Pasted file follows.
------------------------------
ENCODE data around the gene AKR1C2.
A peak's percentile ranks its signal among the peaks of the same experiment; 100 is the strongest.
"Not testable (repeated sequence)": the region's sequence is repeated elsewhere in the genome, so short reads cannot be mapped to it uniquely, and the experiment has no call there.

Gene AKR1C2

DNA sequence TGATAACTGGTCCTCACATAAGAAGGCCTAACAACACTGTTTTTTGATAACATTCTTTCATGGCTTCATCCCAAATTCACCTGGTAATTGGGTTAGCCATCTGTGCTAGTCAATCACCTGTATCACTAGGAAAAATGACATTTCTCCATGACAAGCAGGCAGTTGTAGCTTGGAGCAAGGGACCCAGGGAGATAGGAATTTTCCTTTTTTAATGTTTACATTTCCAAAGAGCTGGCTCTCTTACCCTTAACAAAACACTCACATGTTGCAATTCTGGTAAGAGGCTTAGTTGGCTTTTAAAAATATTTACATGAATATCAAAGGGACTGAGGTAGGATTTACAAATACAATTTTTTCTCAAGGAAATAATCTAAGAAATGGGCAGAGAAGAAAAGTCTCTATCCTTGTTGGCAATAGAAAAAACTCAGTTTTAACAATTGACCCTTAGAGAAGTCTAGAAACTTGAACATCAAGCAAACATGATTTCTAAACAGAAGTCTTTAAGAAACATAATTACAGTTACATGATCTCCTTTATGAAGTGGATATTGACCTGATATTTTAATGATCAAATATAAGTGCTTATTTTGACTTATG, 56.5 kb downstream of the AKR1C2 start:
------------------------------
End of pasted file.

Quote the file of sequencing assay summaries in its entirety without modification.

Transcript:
ENCODE data around the gene AKR1C2.
A peak's percentile ranks its signal among the peaks of the same experiment; 100 is the strongest.
"Not testable (repeated sequence)": the region's sequence is repeated elsewhere in the genome, so short reads cannot be mapped to it uniquely, and the experiment has no call there.

Gene AKR1C2

DNA sequence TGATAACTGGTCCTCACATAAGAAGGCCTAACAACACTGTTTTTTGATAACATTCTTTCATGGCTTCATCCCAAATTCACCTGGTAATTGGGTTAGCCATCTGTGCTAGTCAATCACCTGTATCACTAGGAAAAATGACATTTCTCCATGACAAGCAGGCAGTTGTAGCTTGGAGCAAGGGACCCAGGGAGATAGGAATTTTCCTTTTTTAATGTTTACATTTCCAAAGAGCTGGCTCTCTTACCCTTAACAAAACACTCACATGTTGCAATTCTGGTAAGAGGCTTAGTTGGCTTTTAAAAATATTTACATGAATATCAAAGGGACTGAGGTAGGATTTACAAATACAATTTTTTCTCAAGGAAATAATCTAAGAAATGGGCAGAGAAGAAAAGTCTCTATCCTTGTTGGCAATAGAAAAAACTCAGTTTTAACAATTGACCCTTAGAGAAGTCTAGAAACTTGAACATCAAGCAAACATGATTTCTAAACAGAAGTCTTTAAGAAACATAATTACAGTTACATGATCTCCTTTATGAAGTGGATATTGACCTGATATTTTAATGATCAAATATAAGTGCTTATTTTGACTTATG, 56.5 kb downstream of the AKR1C2 start: